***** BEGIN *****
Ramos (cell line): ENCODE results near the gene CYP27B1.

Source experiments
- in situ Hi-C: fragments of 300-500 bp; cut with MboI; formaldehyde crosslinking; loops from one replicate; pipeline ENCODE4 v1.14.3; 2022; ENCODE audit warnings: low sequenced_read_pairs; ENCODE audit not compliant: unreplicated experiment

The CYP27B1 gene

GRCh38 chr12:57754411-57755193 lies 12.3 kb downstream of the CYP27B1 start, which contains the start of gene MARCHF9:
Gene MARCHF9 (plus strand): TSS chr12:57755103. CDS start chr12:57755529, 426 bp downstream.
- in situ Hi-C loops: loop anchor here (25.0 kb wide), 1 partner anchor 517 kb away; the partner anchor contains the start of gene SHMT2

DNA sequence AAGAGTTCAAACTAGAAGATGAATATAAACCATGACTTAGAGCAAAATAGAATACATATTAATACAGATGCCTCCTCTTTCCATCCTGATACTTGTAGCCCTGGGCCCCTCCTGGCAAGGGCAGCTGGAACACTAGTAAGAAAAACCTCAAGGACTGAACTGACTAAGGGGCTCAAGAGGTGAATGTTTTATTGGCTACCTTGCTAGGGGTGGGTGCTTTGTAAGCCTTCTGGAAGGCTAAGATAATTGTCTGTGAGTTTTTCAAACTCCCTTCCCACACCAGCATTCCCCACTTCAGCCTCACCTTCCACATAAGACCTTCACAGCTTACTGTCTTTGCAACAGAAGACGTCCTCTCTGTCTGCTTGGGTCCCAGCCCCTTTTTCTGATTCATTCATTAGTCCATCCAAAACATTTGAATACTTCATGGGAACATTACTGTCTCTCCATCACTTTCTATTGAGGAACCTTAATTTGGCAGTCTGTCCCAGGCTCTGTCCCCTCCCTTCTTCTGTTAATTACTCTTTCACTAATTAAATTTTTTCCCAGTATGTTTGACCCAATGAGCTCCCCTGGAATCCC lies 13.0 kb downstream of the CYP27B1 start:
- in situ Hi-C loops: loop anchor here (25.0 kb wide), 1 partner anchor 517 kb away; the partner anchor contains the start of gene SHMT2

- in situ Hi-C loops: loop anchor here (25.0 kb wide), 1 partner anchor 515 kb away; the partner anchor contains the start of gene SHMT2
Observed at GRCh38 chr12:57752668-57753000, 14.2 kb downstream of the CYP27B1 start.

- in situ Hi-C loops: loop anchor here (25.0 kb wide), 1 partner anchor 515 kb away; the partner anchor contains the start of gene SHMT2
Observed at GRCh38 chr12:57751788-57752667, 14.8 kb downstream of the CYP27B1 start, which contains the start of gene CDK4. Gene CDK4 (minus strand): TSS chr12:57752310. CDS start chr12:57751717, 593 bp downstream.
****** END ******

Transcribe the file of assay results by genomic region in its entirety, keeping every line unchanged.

Ramos (cell line): ENCODE results near the gene CYP27B1.

Source experiments
- in situ Hi-C: fragments of 300-500 bp; cut with MboI; formaldehyde crosslinking; loops from one replicate; pipeline ENCODE4 v1.14.3; 2022; ENCODE audit warnings: low sequenced_read_pairs; ENCODE audit not compliant: unreplicated experiment

The CYP27B1 gene

GRCh38 chr12:57754411-57755193 lies 12.3 kb downstream of the CYP27B1 start, which contains the start of gene MARCHF9:
Gene MARCHF9 (plus strand): TSS chr12:57755103. CDS start chr12:57755529, 426 bp downstream.
- in situ Hi-C loops: loop anchor here (25.0 kb wide), 1 partner anchor 517 kb away; the partner anchor contains the start of gene SHMT2

DNA sequence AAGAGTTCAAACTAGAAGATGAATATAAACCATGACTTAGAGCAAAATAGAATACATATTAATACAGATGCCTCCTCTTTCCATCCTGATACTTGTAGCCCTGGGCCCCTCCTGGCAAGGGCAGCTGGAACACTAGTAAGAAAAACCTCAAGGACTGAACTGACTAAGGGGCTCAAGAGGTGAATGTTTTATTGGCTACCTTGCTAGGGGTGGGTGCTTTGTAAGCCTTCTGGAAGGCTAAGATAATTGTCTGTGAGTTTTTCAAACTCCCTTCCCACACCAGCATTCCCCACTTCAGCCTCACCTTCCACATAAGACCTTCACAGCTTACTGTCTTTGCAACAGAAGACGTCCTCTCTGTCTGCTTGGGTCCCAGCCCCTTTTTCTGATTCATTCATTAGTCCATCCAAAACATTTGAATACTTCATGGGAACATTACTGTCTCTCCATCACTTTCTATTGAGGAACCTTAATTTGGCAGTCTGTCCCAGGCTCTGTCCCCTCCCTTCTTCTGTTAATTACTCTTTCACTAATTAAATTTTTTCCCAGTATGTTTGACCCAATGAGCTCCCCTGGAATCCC lies 13.0 kb downstream of the CYP27B1 start:
- in situ Hi-C loops: loop anchor here (25.0 kb wide), 1 partner anchor 517 kb away; the partner anchor contains the start of gene SHMT2

- in situ Hi-C loops: loop anchor here (25.0 kb wide), 1 partner anchor 515 kb away; the partner anchor contains the start of gene SHMT2
Observed at GRCh38 chr12:57752668-57753000, 14.2 kb downstream of the CYP27B1 start.

- in situ Hi-C loops: loop anchor here (25.0 kb wide), 1 partner anchor 515 kb away; the partner anchor contains the start of gene SHMT2
Observed at GRCh38 chr12:57751788-57752667, 14.8 kb downstream of the CYP27B1 start, which contains the start of gene CDK4. Gene CDK4 (minus strand): TSS chr12:57752310. CDS start chr12:57751717, 593 bp downstream.